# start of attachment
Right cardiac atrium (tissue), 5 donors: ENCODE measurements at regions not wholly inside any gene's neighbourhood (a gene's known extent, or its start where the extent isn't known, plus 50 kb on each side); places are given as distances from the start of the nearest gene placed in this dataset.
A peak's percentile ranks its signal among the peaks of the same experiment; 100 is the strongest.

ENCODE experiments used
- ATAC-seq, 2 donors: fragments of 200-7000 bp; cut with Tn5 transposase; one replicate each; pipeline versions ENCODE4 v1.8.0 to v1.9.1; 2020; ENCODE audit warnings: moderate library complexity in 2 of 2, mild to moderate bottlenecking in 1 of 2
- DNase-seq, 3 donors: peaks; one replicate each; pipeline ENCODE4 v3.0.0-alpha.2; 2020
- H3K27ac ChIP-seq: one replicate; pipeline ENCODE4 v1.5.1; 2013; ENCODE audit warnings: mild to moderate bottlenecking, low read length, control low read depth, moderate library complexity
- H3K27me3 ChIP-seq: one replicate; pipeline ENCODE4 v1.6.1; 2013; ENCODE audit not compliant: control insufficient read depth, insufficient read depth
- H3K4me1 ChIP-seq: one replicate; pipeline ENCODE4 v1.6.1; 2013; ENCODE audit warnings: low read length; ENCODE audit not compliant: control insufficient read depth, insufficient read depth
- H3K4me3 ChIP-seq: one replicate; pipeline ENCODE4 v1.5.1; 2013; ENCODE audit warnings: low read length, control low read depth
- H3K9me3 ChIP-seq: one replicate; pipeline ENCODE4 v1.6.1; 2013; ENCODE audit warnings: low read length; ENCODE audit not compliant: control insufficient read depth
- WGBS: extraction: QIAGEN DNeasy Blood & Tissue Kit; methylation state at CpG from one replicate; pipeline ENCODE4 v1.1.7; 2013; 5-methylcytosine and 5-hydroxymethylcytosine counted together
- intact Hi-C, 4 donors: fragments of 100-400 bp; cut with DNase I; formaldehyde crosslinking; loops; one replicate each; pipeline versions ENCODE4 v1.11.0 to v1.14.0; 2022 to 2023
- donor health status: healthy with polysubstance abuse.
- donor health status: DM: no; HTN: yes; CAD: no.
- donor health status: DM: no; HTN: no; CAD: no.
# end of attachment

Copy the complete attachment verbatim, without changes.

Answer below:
Right cardiac atrium (tissue), 5 donors: ENCODE measurements at regions not wholly inside any gene's neighbourhood (a gene's known extent, or its start where the extent isn't known, plus 50 kb on each side); places are given as distances from the start of the nearest gene placed in this dataset.
A peak's percentile ranks its signal among the peaks of the same experiment; 100 is the strongest.

ENCODE experiments used
- ATAC-seq, 2 donors: fragments of 200-7000 bp; cut with Tn5 transposase; one replicate each; pipeline versions ENCODE4 v1.8.0 to v1.9.1; 2020; ENCODE audit warnings: moderate library complexity in 2 of 2, mild to moderate bottlenecking in 1 of 2
- DNase-seq, 3 donors: peaks; one replicate each; pipeline ENCODE4 v3.0.0-alpha.2; 2020
- H3K27ac ChIP-seq: one replicate; pipeline ENCODE4 v1.5.1; 2013; ENCODE audit warnings: mild to moderate bottlenecking, low read length, control low read depth, moderate library complexity
- H3K27me3 ChIP-seq: one replicate; pipeline ENCODE4 v1.6.1; 2013; ENCODE audit not compliant: control insufficient read depth, insufficient read depth
- H3K4me1 ChIP-seq: one replicate; pipeline ENCODE4 v1.6.1; 2013; ENCODE audit warnings: low read length; ENCODE audit not compliant: control insufficient read depth, insufficient read depth
- H3K4me3 ChIP-seq: one replicate; pipeline ENCODE4 v1.5.1; 2013; ENCODE audit warnings: low read length, control low read depth
- H3K9me3 ChIP-seq: one replicate; pipeline ENCODE4 v1.6.1; 2013; ENCODE audit warnings: low read length; ENCODE audit not compliant: control insufficient read depth
- WGBS: extraction: QIAGEN DNeasy Blood & Tissue Kit; methylation state at CpG from one replicate; pipeline ENCODE4 v1.1.7; 2013; 5-methylcytosine and 5-hydroxymethylcytosine counted together
- intact Hi-C, 4 donors: fragments of 100-400 bp; cut with DNase I; formaldehyde crosslinking; loops; one replicate each; pipeline versions ENCODE4 v1.11.0 to v1.14.0; 2022 to 2023
- donor health status: healthy with polysubstance abuse.
- donor health status: DM: no; HTN: yes; CAD: no.
- donor health status: DM: no; HTN: no; CAD: no.